How to stay sane as a (single) parent

How to stay sane as a (single) parent


I have been a single mother for three years now.  My son was five months old when I left his father.  Single motherhood was never my plan; it was never my dream.  I had been with his father for six years.  Our son was definitely planned.  But, parenthood changed everything. 

I guess parenthood always changes everything. 

I once read that becoming a mother is like finding another room in your house.  A new and exciting room that you never knew was there.  Apparently, the new room that is motherhood expands your horizons and enables you to explore different aspects of your personality and character. 

For me, becoming a mother was more like a total house refurbishment.  Becoming a mother was like taking the roof off my house and moving all of the walls.  All of a sudden the light shone in and lit up the unsavoury and uncomfortable aspects of my life that I had hidden in dark corners and under furniture.  All the s**t in our relationship that I’d hidden under the carpet was suddenly in the spotlight.  All those clues as to different values, religions, upbringing, the fact that we had different views on parenting and family life were suddenly in sharp relief. 

There was not one reason why I left my son’s father.  There were a million and one reasons. 

I don’t think anyone chooses to become a single parent.  Even those mothers who become single mothers ‘by choice’,  and tootle off to the sperm bank, are women who desperately want a child, but just haven’t met the person who they want to have a child with. 

Single mothers suffer from the single mother stereotype.  Single mothers are seen as silly women who make bad choices. For me, there is an element of truth in this. I did make a bad choice of partner, but I had the courage to do something about it, and of that I am proud.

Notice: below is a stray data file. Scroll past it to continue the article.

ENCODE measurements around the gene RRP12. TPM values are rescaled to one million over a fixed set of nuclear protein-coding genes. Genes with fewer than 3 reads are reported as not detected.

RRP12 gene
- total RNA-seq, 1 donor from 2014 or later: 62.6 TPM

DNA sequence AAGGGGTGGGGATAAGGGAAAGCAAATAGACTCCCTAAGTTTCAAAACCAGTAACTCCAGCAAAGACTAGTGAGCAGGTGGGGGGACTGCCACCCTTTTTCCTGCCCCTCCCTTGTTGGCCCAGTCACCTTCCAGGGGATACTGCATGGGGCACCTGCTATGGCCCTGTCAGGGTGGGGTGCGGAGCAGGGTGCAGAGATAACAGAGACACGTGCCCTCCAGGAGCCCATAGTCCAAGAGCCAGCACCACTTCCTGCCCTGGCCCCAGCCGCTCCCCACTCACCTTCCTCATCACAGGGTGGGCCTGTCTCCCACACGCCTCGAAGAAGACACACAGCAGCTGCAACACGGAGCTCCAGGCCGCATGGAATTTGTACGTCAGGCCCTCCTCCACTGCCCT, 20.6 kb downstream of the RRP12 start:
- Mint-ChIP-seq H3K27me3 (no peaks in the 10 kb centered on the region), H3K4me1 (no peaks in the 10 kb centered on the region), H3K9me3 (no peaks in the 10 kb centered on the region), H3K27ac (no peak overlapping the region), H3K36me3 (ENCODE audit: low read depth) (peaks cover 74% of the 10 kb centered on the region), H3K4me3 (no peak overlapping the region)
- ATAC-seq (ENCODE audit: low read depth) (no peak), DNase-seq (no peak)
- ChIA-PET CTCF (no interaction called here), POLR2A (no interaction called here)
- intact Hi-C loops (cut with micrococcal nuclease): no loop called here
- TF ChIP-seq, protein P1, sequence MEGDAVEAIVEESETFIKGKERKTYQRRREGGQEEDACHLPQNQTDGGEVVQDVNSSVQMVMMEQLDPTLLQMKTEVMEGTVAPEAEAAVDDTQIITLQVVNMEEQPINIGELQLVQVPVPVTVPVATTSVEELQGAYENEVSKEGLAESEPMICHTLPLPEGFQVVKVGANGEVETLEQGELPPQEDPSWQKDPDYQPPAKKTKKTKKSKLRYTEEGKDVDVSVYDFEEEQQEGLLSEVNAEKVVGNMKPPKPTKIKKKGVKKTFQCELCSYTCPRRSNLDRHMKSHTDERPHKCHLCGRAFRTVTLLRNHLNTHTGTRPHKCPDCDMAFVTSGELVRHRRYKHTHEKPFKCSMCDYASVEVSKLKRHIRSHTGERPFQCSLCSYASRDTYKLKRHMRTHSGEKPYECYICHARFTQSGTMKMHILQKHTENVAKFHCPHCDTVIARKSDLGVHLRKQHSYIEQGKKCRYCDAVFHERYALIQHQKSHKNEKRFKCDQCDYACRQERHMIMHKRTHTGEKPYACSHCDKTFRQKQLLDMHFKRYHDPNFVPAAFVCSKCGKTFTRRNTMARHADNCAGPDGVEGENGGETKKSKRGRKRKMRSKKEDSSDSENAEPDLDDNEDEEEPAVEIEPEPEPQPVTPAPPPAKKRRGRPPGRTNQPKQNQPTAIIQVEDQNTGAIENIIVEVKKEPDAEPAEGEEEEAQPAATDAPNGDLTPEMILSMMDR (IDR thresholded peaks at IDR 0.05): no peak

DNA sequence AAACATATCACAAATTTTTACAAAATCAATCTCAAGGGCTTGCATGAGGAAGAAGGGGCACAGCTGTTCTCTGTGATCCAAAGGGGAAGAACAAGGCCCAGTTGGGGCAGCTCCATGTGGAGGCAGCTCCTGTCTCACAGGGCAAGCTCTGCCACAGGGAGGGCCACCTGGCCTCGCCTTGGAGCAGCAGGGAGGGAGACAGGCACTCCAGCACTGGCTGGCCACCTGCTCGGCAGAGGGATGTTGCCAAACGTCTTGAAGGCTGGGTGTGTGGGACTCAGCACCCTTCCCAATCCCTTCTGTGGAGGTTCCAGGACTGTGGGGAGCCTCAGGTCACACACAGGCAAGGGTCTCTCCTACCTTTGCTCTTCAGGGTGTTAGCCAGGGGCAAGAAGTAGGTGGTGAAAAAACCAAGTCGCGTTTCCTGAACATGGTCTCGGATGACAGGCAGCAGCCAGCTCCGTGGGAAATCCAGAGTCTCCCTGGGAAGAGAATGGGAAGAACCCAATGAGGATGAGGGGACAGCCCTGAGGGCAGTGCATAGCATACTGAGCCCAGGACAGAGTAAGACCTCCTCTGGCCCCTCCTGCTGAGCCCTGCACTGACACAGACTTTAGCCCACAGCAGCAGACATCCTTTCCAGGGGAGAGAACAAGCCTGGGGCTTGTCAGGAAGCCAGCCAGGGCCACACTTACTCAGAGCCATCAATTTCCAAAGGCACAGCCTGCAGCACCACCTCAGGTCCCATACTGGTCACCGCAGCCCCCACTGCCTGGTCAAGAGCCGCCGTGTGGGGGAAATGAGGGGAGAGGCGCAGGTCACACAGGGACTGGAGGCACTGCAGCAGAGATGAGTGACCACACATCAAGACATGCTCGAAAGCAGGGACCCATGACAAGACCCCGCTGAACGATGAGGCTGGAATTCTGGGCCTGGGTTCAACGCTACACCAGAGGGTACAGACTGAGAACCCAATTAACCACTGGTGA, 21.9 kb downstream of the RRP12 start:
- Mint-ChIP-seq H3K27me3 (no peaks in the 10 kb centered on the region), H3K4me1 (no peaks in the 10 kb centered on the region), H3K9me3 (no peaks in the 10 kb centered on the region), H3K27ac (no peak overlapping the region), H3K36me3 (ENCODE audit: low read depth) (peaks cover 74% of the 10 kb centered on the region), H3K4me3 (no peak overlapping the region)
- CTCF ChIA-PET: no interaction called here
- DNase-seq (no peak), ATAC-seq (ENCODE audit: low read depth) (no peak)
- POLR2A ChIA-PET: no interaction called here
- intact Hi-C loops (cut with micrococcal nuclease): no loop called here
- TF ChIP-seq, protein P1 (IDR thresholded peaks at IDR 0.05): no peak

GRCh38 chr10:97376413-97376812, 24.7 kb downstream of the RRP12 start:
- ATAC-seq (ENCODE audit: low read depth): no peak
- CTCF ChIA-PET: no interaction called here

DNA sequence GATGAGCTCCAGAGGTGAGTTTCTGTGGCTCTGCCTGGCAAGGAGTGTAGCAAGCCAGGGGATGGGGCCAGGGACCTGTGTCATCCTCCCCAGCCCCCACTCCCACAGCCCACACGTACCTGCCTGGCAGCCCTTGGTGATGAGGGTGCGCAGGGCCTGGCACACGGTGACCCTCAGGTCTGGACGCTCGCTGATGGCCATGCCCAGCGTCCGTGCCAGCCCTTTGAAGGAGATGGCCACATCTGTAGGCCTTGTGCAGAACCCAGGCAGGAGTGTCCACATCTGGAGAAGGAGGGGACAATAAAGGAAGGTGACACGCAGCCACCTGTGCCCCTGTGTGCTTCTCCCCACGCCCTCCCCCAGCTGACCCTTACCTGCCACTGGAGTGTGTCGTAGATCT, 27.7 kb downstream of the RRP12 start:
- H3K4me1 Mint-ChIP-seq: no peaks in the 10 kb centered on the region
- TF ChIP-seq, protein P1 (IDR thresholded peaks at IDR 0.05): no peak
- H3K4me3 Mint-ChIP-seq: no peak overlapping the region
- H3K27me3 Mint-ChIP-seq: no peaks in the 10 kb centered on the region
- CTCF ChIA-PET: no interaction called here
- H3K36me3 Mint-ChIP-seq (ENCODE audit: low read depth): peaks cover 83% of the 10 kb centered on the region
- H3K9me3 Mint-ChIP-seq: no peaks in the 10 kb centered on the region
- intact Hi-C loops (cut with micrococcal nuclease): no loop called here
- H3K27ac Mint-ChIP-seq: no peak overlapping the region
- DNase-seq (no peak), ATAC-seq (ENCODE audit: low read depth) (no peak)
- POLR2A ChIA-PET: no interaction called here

Single motherhood can be tough, but there are some tricks to stay sane.  These are mine: 

1. Don’t sweat the small stuff

I co-parent with my ex and at times it is really tough.  My ex gives our son lollipops, spoils him, indulges him, doesn’t bother to put his coat on in the rain and snow, doesn’t feed him vegetables, doesn’t discipline him, allows him to watch films that give him nightmares. 

The nightmare-inducing films I had to mention because my son was really upset, but the rest I have to turn a blind eye to. I make sure that I clean his teeth extra well, dose him up on fruit, vegetables and vitamin tablets and hope that in the long term my son will appreciate the stability and predictability of our routine and discipline at home. 

As a co-parent with a very different parenting style to my ex, I could lose my sanity if I worried about every single thing that goes on when our son is with his father.  There is nothing I can do about it (my ex does not respond well to comments about his parenting), so I have to lock those worries and annoyances away. 

2.     Share your story to find your tribe

None of my close school, University or work friends are single mothers.  When I first became a single mum, I felt that I had no-one to talk to.  I knew no-one who had been through it and who would understand.  I knew no-one who could give me advice and reassurance that it would all be okay, that my son would be fine, in fact, he would be more than fine, he would thrive (as he is at the moment). Part of the reason why I set up my blog was to find my tribe. 

I now have a few single parent friends, most of them online or on WhatsApp.  I was fortunate enough to find another single mother who lived just around the corner from me.  She has moved away now (she met someone and is now pregnant again and engaged to be married), but for about six months we met weekly, shared a bottle of wine and stories about our exes whilst our one-year-olds played at our feet.  Her friendship (and the wine!) was massively important for me and my recovery from my separation. 

3.    Make time for you

This is something that every parent needs to do, not just single parents.  I am fortunate in some respects because my son goes to see his father every other weekend and for one night during the week each week. This gives me the opportunity to get my nails done, to go to the cinema, to catch up with friends, or more often than not just to catch up on some sleep. Full-time employment and single parenting can be an exhausting life and I need a bit of me-time to keep me sane. 

4.    Remind yourself that you are amazing  -  trust me! 

Becoming a single parent can be really scary at the beginning.  The feelings of failure and guilt can be overwhelming at times. 

Friends and work colleagues often tell me that they are in awe of how I manage to hold everything together and come across as so calm, collected and in control. I know I don’t feel it. I may be the serene and elegant swan on the surface, but I am paddling like mad under the waterline.   

When I receive these comments, I reply that I am really fortunate to have a massively supportive family. This is true, I am incredibly lucky, but sometimes, just sometimes, I allow those compliments to sink in. 


I am amazing and so are you - trust me! 


Pen x

Thank you for Pen from for this honest blog - sometimes we all need to take a deep breath!